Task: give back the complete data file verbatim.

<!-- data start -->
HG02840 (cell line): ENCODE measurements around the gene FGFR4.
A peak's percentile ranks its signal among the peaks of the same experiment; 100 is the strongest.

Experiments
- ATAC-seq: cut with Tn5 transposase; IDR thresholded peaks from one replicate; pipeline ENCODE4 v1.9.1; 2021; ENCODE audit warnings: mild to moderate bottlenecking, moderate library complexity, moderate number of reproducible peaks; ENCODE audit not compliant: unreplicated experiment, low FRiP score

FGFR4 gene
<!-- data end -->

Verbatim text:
HG02840 (cell line): ENCODE measurements around the gene FGFR4.
A peak's percentile ranks its signal among the peaks of the same experiment; 100 is the strongest.

Experiments
- ATAC-seq: cut with Tn5 transposase; IDR thresholded peaks from one replicate; pipeline ENCODE4 v1.9.1; 2021; ENCODE audit warnings: mild to moderate bottlenecking, moderate library complexity, moderate number of reproducible peaks; ENCODE audit not compliant: unreplicated experiment, low FRiP score

FGFR4 gene